Almost a decade ago, I spent a year abroad in the seashore town of Alushta, Crimea. Older sections were dotted with crumbling stone fortresses from the 15th-century Tartar era, while newer parts were the cloned rows ofKhrushchyovka apartment complexes built during Soviet times. Smack-dab in between this ancient-meets-postmodern mash-up of architecture, there was the town aquarium. It was a UFO-type building, a Milky Way–hailing beacon of blocks that seemed grossly out of place in the center of the Black Sea resort town. The concrete disk was like a product of an intergalactic emergency landing, ripped from a space-age blockbuster—a mini monstrosity akin to a bootleg version of Cloud City from Star Wars: Episode V: The Empire Strikes Back.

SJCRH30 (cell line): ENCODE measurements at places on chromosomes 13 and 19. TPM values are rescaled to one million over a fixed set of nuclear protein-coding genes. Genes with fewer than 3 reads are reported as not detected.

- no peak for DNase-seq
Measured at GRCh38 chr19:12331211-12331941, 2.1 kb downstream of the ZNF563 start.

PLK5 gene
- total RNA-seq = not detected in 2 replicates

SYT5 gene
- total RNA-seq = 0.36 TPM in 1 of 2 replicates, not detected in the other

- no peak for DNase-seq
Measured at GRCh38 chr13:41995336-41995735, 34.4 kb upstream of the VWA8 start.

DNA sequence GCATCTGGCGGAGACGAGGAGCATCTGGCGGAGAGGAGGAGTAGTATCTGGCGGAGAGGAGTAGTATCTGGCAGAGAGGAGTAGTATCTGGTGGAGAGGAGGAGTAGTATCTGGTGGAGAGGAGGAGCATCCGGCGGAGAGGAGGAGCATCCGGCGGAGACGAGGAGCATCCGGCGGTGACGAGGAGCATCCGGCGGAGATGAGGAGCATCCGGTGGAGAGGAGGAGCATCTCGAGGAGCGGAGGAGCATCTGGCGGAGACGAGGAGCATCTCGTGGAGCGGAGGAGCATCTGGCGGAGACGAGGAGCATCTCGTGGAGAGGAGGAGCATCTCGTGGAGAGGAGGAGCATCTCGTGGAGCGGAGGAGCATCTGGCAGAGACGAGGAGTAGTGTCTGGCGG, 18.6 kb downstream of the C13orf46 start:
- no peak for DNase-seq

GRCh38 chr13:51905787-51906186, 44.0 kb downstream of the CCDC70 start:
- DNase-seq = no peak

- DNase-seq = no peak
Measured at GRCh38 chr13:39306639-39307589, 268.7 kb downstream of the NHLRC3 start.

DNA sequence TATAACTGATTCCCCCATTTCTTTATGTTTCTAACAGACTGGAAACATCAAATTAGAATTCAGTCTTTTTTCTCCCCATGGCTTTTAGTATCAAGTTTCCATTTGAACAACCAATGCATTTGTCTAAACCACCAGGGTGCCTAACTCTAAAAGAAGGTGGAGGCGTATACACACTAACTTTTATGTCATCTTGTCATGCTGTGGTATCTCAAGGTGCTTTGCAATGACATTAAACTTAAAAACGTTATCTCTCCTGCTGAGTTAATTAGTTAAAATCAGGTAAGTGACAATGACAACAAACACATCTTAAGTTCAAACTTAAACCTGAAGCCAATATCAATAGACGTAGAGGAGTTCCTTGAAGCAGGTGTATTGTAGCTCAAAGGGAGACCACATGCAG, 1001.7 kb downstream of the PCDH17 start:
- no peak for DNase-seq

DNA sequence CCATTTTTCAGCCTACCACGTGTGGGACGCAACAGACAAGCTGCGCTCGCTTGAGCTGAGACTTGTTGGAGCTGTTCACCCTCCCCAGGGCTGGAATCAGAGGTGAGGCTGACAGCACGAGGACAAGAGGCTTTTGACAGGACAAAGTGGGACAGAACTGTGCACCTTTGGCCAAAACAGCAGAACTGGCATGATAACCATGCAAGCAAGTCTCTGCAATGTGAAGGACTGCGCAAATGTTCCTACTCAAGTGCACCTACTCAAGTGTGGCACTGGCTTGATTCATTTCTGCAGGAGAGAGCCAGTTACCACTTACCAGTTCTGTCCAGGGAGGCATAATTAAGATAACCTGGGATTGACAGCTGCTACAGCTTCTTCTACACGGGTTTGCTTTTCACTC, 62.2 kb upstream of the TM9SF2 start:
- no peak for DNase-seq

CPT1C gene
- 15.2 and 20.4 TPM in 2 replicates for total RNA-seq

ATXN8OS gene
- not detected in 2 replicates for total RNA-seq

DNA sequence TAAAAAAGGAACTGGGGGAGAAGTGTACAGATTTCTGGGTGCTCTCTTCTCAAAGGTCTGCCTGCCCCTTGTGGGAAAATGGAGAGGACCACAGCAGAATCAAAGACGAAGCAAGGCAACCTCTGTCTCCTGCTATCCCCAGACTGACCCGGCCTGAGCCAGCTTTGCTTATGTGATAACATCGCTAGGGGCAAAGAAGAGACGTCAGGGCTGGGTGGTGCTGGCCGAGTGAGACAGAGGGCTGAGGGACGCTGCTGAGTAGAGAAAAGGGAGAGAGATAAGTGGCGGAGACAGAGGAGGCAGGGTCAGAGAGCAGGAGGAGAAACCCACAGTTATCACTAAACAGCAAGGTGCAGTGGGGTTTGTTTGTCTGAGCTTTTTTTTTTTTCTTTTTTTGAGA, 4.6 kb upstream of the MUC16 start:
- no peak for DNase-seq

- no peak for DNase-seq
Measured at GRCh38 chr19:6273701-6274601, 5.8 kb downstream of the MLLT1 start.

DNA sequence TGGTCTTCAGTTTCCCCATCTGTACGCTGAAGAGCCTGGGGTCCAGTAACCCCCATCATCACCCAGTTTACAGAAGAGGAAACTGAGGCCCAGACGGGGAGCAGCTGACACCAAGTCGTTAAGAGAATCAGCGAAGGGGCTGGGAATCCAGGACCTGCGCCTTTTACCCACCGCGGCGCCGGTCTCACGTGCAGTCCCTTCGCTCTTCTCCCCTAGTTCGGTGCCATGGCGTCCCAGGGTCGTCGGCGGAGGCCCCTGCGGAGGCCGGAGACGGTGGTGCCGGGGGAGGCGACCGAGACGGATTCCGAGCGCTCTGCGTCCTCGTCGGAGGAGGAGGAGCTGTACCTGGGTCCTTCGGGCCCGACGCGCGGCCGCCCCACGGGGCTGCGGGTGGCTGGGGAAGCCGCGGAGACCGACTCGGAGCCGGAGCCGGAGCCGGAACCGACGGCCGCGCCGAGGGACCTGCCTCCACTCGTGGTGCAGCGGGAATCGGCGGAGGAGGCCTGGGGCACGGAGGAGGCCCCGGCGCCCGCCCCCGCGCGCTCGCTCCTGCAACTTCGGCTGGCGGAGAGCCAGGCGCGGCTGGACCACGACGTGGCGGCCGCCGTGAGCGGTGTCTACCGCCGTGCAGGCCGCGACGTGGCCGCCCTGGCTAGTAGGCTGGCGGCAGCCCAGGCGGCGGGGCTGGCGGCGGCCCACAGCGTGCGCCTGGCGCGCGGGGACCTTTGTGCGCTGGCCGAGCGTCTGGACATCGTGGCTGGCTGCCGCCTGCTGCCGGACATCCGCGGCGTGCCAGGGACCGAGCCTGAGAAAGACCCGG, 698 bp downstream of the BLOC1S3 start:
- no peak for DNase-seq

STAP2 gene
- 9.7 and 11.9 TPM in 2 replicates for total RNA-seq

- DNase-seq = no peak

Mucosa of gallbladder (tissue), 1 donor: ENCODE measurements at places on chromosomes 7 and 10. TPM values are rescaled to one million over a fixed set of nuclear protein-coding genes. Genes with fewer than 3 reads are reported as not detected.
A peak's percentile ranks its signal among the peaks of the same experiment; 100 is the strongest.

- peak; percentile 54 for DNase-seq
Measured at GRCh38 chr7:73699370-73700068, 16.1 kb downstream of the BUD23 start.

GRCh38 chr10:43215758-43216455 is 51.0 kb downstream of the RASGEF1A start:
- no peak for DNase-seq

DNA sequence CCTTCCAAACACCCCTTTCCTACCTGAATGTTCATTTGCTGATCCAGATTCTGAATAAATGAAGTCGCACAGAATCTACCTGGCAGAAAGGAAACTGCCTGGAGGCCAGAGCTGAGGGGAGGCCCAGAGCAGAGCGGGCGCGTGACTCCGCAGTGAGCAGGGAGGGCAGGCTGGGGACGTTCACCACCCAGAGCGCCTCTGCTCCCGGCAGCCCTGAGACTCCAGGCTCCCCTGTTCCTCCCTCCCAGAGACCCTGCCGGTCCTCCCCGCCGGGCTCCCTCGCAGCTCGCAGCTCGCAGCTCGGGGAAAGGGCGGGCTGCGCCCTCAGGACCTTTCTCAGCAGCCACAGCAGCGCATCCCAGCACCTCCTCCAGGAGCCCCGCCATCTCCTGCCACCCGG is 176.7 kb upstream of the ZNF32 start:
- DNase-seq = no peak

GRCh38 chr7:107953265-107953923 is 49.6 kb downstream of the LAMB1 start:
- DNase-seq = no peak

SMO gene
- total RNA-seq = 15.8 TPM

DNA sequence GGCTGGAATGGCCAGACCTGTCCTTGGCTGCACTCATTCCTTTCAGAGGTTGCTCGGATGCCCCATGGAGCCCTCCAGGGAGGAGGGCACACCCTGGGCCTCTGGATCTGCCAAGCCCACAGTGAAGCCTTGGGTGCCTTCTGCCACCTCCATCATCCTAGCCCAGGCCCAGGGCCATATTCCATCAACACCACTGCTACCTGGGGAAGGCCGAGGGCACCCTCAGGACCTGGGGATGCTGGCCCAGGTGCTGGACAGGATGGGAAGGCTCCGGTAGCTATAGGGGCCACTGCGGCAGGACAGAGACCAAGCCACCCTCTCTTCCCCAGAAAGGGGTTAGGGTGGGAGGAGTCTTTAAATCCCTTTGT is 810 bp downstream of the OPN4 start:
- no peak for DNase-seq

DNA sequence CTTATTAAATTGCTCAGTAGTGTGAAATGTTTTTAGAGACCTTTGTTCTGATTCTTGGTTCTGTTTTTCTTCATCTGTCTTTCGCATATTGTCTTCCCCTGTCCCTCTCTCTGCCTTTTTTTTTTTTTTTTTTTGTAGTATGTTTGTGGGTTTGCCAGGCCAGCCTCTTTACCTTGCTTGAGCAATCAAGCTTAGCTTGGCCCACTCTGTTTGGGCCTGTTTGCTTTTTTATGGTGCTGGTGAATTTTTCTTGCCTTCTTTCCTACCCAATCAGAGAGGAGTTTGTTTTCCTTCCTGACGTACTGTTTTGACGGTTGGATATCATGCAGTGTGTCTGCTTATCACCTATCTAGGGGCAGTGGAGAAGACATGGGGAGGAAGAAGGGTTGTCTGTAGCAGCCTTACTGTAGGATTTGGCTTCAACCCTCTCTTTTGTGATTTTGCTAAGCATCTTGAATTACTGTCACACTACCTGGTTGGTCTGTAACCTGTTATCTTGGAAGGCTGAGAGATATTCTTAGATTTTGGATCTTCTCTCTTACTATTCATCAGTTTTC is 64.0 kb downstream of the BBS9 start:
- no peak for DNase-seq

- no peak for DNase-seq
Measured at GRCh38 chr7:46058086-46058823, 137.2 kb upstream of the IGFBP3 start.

The brutal, futuristic building style seemingly plucked out of the Star Warsfranchise is not a rarity within the post–Soviet Union. Miles away in Ukraine’s capital, Kiev—rearing its head out of an otherwise normal section of the Institute of Scientific and Technological Research and Development—is a smooth saucer, or a sore thumb touchdown by a shoddy Galactic Senate. Even in the southern Caucasus country of Georgia—a region filled with romantic, sweeping Middle Eastern–influenced architecture, is the Bank of Georgia in Tbilisi, an 18-story stack of jutting rectangles that possesses a sort of violent looming comparable to the fictional 40-plus-foot-tall combative AT-AT walkers—another character from The Empire Strikes Back.